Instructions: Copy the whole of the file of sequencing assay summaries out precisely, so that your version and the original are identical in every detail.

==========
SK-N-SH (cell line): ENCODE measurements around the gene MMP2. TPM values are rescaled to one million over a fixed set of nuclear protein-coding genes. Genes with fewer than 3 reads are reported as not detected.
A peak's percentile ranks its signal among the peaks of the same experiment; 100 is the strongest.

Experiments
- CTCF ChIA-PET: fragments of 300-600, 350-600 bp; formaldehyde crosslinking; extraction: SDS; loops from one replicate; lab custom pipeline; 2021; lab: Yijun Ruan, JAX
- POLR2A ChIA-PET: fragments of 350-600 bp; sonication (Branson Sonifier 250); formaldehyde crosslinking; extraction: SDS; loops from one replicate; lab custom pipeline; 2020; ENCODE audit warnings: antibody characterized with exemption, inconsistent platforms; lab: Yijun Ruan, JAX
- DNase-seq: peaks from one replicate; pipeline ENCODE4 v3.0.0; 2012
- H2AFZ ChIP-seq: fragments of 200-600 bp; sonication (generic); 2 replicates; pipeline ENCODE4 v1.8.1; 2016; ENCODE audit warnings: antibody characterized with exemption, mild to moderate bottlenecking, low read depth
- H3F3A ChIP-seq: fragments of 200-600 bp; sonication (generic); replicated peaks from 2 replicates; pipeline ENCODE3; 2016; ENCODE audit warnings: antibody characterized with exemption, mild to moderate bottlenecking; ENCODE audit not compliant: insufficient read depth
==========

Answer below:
SK-N-SH (cell line): ENCODE measurements around the gene MMP2. TPM values are rescaled to one million over a fixed set of nuclear protein-coding genes. Genes with fewer than 3 reads are reported as not detected.
A peak's percentile ranks its signal among the peaks of the same experiment; 100 is the strongest.

Experiments
- CTCF ChIA-PET: fragments of 300-600, 350-600 bp; formaldehyde crosslinking; extraction: SDS; loops from one replicate; lab custom pipeline; 2021; lab: Yijun Ruan, JAX
- POLR2A ChIA-PET: fragments of 350-600 bp; sonication (Branson Sonifier 250); formaldehyde crosslinking; extraction: SDS; loops from one replicate; lab custom pipeline; 2020; ENCODE audit warnings: antibody characterized with exemption, inconsistent platforms; lab: Yijun Ruan, JAX
- DNase-seq: peaks from one replicate; pipeline ENCODE4 v3.0.0; 2012
- H2AFZ ChIP-seq: fragments of 200-600 bp; sonication (generic); 2 replicates; pipeline ENCODE4 v1.8.1; 2016; ENCODE audit warnings: antibody characterized with exemption, mild to moderate bottlenecking, low read depth
- H3F3A ChIP-seq: fragments of 200-600 bp; sonication (generic); replicated peaks from 2 replicates; pipeline ENCODE3; 2016; ENCODE audit warnings: antibody characterized with exemption, mild to moderate bottlenecking; ENCODE audit not compliant: insufficient read depth